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The book offers a comprehensive account of how the world evolved to its present state in which humans now exercise a powerful, in many cases dominant, influence for global environmental change. It outlines the history that led to this position of dominance, in particular the role played by our increasing reliance on fossil fuels and the problems that we are now forced to confront as a result of this history.
The concentration of carbon dioxide in the atmosphere is greater now than at any time over at least the past 650,000 years with prospects to increase over the next few decades to levels not seen since dinosaurs roamed the Earth 65 million years ago. Increases in the concentrations of so-called greenhouse gases in the atmosphere are responsible for important changes in global and regional climate with consequences for the future of global society which, though difficult to predict in detail, are potentially catastrophic for a world poorly equipped to cope.
PREFACE; ACKNOWLEDGEMENTS; 1. Introduction; 2. From Hunter Gatherers to English Factories; 3. Energy: what is it and how do we measure it?; 4. Wood, Photosynthesis and the Carbon Cycle; 5. Coal: Origin, History and Problems; 6. Oil: Properties, Origin, History, Problems and Prospects; 7. Natural Gas: Origin, History and Prospects; 8. Energy from Water and Wind; 9. Nuclear Power; 10. Steam Power; 11. Electricity; 12. Automobiles Trucks and the Internal Combustion Engine; 13. The Challenge of Global Climate Change; 14. Prospects for Carbon Capture and Sequestration; 15. Ethanol from biomass: can it substitute for gasoline?; 16. Current Patterns of Energy Use; 17. Vision for a Low Carbon Energy Future; BIBLIOGRAPHY; INDEX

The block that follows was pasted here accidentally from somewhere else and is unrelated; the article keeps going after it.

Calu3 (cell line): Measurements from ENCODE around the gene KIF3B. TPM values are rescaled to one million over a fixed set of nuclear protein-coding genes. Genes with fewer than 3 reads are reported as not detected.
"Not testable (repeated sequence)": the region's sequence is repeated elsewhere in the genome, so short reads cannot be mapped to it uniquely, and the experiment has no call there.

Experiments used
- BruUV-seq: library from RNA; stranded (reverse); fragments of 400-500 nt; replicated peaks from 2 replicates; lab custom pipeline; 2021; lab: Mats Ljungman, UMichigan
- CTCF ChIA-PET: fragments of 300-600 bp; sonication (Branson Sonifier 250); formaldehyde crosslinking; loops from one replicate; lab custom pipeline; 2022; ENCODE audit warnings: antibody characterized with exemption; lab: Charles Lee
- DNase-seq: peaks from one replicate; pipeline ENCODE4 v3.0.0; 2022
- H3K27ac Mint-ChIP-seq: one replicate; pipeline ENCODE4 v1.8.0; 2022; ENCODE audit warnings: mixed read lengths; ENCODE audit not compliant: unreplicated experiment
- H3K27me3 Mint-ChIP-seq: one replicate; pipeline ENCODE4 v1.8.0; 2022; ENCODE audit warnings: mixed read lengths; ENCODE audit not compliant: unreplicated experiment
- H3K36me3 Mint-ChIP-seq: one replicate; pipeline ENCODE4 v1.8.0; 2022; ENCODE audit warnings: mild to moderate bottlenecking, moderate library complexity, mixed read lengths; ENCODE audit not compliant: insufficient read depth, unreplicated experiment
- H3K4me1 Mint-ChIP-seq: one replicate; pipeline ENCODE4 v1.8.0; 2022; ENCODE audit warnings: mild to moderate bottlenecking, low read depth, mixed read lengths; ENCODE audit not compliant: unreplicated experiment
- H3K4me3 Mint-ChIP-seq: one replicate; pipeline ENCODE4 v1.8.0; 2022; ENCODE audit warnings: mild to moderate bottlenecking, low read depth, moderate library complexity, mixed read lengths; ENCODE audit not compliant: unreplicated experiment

"With scientific depth and beautiful writing, Professor McElroy delivers the benefits of his wide-ranging teaching and research to readers of this book. His lively narrative traces the human uses of energy from early human history to today's dependence on coal, oil, and natural gas. With the help of realistic, telling, and well-chosen examples, he drives home the scale of our current dependence and sketches pathways to the future. A very important and engaging book!" -- Ralph J. Cicerone, President, National Academy of Sciences
"This is a book that makes it possible for a reader either to drill down in a dozen specialized areas (with never a dry hole), or to look down from 50,000 feet in order to see the grand pattern (without haze). Given the tremendous amount of information presented, it is especially useful that the author pauses repeatedly to summarize. It is also very important (and rare) that he cleanly separates his personal opinions from the factual content. As a result,